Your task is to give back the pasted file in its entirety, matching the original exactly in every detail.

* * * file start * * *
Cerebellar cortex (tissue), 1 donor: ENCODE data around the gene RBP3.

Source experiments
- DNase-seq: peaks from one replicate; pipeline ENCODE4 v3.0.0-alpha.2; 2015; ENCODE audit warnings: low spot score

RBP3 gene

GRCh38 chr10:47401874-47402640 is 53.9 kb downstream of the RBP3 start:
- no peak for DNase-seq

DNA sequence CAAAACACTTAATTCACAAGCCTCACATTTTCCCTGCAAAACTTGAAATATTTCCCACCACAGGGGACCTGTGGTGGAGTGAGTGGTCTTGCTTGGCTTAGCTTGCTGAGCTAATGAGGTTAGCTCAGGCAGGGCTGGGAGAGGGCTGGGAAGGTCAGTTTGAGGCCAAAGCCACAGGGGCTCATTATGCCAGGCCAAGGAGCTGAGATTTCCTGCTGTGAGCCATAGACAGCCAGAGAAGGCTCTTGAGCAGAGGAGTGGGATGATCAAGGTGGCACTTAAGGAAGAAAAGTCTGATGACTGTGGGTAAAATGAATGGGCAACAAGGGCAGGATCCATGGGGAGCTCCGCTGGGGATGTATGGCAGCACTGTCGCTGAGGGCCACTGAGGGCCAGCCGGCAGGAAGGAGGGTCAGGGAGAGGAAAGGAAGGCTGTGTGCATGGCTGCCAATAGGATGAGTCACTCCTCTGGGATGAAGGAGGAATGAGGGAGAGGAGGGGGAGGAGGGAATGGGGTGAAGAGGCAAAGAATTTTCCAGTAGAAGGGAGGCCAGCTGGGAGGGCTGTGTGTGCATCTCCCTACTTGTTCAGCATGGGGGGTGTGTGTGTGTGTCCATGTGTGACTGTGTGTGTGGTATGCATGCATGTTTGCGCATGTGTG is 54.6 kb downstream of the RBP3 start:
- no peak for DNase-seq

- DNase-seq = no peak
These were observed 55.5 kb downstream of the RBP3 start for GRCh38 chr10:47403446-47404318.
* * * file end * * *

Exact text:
Cerebellar cortex (tissue), 1 donor: ENCODE data around the gene RBP3.

Source experiments
- DNase-seq: peaks from one replicate; pipeline ENCODE4 v3.0.0-alpha.2; 2015; ENCODE audit warnings: low spot score

RBP3 gene

GRCh38 chr10:47401874-47402640 is 53.9 kb downstream of the RBP3 start:
- no peak for DNase-seq

DNA sequence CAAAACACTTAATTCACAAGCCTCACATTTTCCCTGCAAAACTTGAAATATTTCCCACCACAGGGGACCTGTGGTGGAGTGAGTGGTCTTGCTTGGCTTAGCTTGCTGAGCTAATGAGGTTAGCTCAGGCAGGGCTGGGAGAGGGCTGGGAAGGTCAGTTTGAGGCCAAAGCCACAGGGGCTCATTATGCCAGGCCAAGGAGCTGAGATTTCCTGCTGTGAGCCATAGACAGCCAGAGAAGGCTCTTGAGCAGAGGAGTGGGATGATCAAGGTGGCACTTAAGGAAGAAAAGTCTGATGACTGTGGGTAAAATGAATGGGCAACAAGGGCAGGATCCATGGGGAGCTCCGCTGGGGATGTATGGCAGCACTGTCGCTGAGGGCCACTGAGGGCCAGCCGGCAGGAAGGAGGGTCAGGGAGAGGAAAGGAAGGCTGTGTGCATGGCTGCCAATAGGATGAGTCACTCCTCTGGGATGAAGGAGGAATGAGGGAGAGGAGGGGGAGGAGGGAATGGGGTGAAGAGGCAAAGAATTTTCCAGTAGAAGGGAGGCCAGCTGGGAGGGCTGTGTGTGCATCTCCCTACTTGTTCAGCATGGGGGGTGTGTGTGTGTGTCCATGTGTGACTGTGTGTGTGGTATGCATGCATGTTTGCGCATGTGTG is 54.6 kb downstream of the RBP3 start:
- no peak for DNase-seq

- DNase-seq = no peak
These were observed 55.5 kb downstream of the RBP3 start for GRCh38 chr10:47403446-47404318.